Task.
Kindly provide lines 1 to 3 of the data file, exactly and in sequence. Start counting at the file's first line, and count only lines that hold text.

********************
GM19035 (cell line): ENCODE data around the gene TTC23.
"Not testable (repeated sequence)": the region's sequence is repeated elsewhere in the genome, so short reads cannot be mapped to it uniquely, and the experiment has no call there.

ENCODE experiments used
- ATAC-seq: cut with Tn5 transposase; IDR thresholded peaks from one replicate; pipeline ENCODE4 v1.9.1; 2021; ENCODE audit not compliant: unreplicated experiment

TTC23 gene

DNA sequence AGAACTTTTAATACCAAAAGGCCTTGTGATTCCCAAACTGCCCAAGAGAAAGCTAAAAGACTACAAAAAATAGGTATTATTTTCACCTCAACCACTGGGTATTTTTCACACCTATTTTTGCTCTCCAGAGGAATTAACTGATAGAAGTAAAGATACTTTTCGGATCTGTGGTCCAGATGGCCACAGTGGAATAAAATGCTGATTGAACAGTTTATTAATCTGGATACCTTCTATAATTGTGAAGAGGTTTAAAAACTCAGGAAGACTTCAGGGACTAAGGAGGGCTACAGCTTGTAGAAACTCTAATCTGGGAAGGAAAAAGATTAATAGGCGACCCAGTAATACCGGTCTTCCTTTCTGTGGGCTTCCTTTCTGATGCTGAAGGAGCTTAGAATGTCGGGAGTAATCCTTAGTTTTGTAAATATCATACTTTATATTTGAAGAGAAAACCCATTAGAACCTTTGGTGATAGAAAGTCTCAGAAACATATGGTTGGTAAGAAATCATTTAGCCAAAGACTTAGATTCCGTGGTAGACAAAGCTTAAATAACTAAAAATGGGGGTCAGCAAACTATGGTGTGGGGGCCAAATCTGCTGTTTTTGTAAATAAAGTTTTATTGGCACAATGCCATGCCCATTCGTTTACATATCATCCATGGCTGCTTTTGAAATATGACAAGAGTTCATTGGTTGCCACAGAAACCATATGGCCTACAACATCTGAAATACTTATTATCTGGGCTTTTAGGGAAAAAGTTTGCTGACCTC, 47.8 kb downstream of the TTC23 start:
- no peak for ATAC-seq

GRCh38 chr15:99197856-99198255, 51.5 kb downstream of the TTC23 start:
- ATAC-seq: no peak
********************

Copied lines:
GM19035 (cell line): ENCODE data around the gene TTC23.
"Not testable (repeated sequence)": the region's sequence is repeated elsewhere in the genome, so short reads cannot be mapped to it uniquely, and the experiment has no call there.

ENCODE experiments used